Modelling socioeconomic trajectories: an optimal matching approach
International Journal of Sociology and Social Policy
Article publication date: 20 June 2008
The aim of this paper is to describe the use of sequence analysis to model trajectories of life‐course economic activity status, within a broader research agenda aimed at improving understanding of the relationship between socioeconomic position and health.
The analysis used data on 288 participants of the Boyd Orr Stratified Sub‐Sample, comprising a combination of prospective and retrospective information on economic activity status, as well as health in early old age. Economic activity was coded as a time‐based sequence of states for each participant based on six‐month periods throughout their lives. Economic activity was classified as: pre‐labour market; full‐time employment; part‐time employment; housewife; made redundant; stopped work due to illness; retired; other unemployed; or not applicable. Optimal matching analysis was carried out to produce a matrix of distances between each sequence, which was then used as the basis for cluster analysis.
The optimal matching analysis resulted in the classification of individuals into five economic activity status trajectories: full‐time workers (transitional exit), part‐time housewives, career breakers, full‐time workers (late entry, early exit), and full‐time housewives.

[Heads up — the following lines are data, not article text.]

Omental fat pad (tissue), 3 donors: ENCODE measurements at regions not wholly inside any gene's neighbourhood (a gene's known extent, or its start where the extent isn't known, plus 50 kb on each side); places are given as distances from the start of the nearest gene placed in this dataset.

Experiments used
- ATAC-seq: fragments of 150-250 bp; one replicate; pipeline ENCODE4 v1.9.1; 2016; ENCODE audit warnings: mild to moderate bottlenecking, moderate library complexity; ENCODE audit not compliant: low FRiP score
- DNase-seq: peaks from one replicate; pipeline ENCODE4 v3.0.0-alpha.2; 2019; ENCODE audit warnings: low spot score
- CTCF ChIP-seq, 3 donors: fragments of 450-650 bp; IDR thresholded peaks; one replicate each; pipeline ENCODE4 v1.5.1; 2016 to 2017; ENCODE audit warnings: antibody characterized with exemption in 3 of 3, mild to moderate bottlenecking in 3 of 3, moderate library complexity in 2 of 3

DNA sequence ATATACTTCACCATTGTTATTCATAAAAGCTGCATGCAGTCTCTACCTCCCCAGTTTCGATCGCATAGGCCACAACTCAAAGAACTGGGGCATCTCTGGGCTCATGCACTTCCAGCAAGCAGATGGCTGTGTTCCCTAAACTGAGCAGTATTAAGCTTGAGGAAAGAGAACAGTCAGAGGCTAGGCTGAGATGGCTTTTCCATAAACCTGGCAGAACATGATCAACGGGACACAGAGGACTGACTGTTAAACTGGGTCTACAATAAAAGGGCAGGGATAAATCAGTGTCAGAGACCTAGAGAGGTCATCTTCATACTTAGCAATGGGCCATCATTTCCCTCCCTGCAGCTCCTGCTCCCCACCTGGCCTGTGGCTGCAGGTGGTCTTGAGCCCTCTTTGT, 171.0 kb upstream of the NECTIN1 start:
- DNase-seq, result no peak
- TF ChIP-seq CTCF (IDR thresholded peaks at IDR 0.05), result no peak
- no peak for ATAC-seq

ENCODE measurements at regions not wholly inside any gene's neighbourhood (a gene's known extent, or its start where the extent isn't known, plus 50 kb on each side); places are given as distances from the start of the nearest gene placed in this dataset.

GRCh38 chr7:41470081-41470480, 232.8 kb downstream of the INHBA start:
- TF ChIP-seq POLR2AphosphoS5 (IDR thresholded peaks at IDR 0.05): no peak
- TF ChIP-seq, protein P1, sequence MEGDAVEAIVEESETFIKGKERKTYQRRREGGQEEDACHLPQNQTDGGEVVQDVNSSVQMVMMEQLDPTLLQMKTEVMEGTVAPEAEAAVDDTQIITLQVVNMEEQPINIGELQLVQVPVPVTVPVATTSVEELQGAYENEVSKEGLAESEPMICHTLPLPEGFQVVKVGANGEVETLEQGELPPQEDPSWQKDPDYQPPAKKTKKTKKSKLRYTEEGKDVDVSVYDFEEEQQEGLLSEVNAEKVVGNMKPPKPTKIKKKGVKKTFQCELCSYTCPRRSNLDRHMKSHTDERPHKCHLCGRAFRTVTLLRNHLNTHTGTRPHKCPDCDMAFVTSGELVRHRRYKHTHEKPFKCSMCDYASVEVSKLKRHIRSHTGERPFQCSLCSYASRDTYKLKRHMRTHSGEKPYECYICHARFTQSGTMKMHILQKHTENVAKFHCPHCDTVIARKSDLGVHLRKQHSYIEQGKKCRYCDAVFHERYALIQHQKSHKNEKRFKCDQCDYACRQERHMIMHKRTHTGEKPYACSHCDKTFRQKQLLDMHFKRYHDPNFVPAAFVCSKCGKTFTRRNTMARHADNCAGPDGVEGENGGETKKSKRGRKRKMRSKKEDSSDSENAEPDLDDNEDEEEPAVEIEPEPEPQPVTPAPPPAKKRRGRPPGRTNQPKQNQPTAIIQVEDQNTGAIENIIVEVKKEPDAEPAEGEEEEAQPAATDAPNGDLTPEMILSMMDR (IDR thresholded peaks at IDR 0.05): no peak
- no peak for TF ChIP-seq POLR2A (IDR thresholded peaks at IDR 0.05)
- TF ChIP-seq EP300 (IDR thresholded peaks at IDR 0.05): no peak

The paper presents the case for using sequence analysis as a methodological tool to facilitate a more interdisciplinary approach to the measurement of the life‐course socioeconomic position, in particular attempting to integrate the empirical emphasis of epidemiological research with the more theoretical contributions of sociology. This may in turn help generate a framework within which to examine the relationships between life‐course socioeconomic position and outcomes such as health in later life.
Stone, J., Netuveli, G. and Blane, D. (2008), "Modelling socioeconomic trajectories: an optimal matching approach", International Journal of Sociology and Social Policy, Vol. 28 No. 5/6, pp. 217-230. https://doi.org/10.1108/01443330810881268
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